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is windows service threaded? RRS feed

  • Question

  • Hi,

    If I have SqlConnection or anyother code as Windows Service, is it automatically threaded by Windows or I should consider threading it?

    Thanks,

    Jassim

    Friday, December 25, 2015 5:52 PM

Answers

  • Hi Jassim,

    >>is it automatically threaded by Windows or I should consider threading it?

    In a Windows Service, we can stop and start the service from C# code, for example, we can write the service start from 20:00 and stop to 24:00 using C# code, so it will automatically threaded by Windows.

    And you don't need to consider threading it.  If you want to stop it. Just follow my screencapture as below.


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    • Proposed as answer by Kristin Xie Tuesday, January 5, 2016 1:47 AM
    • Marked as answer by DotNet Wang Wednesday, January 6, 2016 1:17 AM
    Monday, December 28, 2015 2:19 AM
  • Nothing is automatically threaded just because it is running in a service. If you want threading then you have to add it in. But to clarify services almost always have a worker thread anyway because of the nature of how services work. Therefore you won't necessarily create a separate thread to talk to the DB (although you can use async) because your service already needs to be threaded.

    The problem is in OnStart. When the SCM is told to start your service it ultimately will call OnStart. This method must return within a short period of time.  If it doesn't then the SCM considers the service to be non-responsive and won't move it to started. Hence every implementation of OnStart will pretty much follow the same algorithm:

    Optionally ask for more time to start from the SCM
    Do any initialization work to ensure the service can start
    Create a worker thread to run the core logic of the service
    Return control to the SCM so it moves the service to started

    OnStop works in a similar manner:

    Notify the worker thread to terminate (event, cancellation token, etc)
    Wait for worker thread to terminate
    Return control to the SCM so it moves the service to stopped

    Since the core work of a service is already running in a worker thread you don't necessarily need to create separate threads for work unless you are trying to do work in parallel. If you do want to do work in parallel then consider using async/await instead of Task or spawning a worker thread.  Much of the core framework has been updated to support sync.

    Michael Taylor
    http://blogs.msmvps.com/p3net

    • Proposed as answer by Kristin Xie Tuesday, January 5, 2016 1:47 AM
    • Marked as answer by DotNet Wang Wednesday, January 6, 2016 1:17 AM
    Wednesday, December 30, 2015 3:56 PM

All replies

  • Hi Jassim,

    >>is it automatically threaded by Windows or I should consider threading it?

    In a Windows Service, we can stop and start the service from C# code, for example, we can write the service start from 20:00 and stop to 24:00 using C# code, so it will automatically threaded by Windows.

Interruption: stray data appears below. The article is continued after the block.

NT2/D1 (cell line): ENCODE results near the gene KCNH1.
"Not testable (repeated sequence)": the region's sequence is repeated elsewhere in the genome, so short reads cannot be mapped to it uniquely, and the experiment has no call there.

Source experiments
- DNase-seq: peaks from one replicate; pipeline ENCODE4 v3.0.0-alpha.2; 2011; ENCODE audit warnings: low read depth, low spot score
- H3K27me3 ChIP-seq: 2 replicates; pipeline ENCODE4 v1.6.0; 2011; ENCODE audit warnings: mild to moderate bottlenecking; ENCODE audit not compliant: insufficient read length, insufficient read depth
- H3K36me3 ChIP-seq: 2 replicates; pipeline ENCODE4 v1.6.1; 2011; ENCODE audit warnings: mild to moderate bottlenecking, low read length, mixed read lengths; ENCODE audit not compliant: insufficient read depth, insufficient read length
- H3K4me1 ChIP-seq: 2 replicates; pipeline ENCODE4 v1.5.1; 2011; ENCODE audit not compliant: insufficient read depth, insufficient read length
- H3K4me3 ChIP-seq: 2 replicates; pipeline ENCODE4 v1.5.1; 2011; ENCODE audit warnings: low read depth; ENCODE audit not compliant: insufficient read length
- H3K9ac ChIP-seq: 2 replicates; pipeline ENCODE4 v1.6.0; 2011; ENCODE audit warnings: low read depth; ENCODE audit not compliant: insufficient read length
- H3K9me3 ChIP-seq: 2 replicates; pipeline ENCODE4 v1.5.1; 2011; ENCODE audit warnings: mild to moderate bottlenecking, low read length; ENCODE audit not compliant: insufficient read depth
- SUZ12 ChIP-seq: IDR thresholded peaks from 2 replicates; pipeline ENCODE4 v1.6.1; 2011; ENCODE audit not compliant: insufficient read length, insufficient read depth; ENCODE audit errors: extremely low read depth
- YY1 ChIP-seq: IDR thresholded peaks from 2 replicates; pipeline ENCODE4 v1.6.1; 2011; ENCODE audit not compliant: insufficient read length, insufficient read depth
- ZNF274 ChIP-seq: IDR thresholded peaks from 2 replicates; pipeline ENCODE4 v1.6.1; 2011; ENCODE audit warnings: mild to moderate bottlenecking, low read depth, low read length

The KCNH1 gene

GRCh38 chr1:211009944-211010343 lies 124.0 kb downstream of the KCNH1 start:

And you don't need to consider threading it.  If you want to stop it. Just follow my screencapture as below.


    We are trying to better understand customer views on social support experience, so your participation in this interview project would be greatly appreciated if you have time. Thanks for helping make community forums a great place.
    Click HERE to participate the survey.

    • Proposed as answer by Kristin Xie Tuesday, January 5, 2016 1:47 AM
    • Marked as answer by DotNet Wang Wednesday, January 6, 2016 1:17 AM
    Monday, December 28, 2015 2:19 AM
  • Nothing is automatically threaded just because it is running in a service. If you want threading then you have to add it in. But to clarify services almost always have a worker thread anyway because of the nature of how services work. Therefore you won't necessarily create a separate thread to talk to the DB (although you can use async) because your service already needs to be threaded.

    The problem is in OnStart. When the SCM is told to start your service it ultimately will call OnStart. This method must return within a short period of time.  If it doesn't then the SCM considers the service to be non-responsive and won't move it to started. Hence every implementation of OnStart will pretty much follow the same algorithm:

    Optionally ask for more time to start from the SCM
    Do any initialization work to ensure the service can start
    Create a worker thread to run the core logic of the service
    Return control to the SCM so it moves the service to started

    OnStop works in a similar manner:

    Notify the worker thread to terminate (event, cancellation token, etc)
    Wait for worker thread to terminate
    Return control to the SCM so it moves the service to stopped

    Since the core work of a service is already running in a worker thread you don't necessarily need to create separate threads for work unless you are trying to do work in parallel. If you do want to do work in parallel then consider using async/await instead of Task or spawning a worker thread.  Much of the core framework has been updated to support sync.

    Michael Taylor
    http://blogs.msmvps.com/p3net

    • Proposed as answer by Kristin Xie Tuesday, January 5, 2016 1:47 AM
    • Marked as answer by DotNet Wang Wednesday, January 6, 2016 1:17 AM
    Wednesday, December 30, 2015 3:56 PM